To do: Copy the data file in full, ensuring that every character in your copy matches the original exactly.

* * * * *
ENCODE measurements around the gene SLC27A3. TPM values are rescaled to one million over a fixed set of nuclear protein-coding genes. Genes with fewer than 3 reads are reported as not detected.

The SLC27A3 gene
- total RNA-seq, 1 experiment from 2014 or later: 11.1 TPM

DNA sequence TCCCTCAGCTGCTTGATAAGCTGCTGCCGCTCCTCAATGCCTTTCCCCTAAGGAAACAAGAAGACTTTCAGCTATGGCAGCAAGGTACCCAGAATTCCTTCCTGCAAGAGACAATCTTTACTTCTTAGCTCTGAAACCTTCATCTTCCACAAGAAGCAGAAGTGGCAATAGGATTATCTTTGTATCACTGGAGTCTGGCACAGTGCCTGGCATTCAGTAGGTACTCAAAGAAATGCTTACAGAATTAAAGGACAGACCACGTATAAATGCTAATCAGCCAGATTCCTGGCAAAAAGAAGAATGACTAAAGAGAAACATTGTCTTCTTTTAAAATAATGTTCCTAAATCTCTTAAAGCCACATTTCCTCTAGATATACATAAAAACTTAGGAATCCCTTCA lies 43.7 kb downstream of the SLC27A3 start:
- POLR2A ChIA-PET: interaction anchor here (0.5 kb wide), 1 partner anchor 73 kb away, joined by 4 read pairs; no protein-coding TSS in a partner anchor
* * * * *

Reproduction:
ENCODE measurements around the gene SLC27A3. TPM values are rescaled to one million over a fixed set of nuclear protein-coding genes. Genes with fewer than 3 reads are reported as not detected.

The SLC27A3 gene
- total RNA-seq, 1 experiment from 2014 or later: 11.1 TPM

DNA sequence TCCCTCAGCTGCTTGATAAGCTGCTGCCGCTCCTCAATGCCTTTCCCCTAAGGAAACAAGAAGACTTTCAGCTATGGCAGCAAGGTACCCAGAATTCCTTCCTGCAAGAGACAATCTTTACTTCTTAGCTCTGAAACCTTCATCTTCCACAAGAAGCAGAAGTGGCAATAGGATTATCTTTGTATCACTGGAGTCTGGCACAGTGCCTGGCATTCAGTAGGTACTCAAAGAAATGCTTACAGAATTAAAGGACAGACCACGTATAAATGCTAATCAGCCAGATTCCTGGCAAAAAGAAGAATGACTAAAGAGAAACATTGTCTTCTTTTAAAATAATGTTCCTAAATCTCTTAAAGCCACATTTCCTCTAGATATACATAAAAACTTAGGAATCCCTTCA lies 43.7 kb downstream of the SLC27A3 start:
- POLR2A ChIA-PET: interaction anchor here (0.5 kb wide), 1 partner anchor 73 kb away, joined by 4 read pairs; no protein-coding TSS in a partner anchor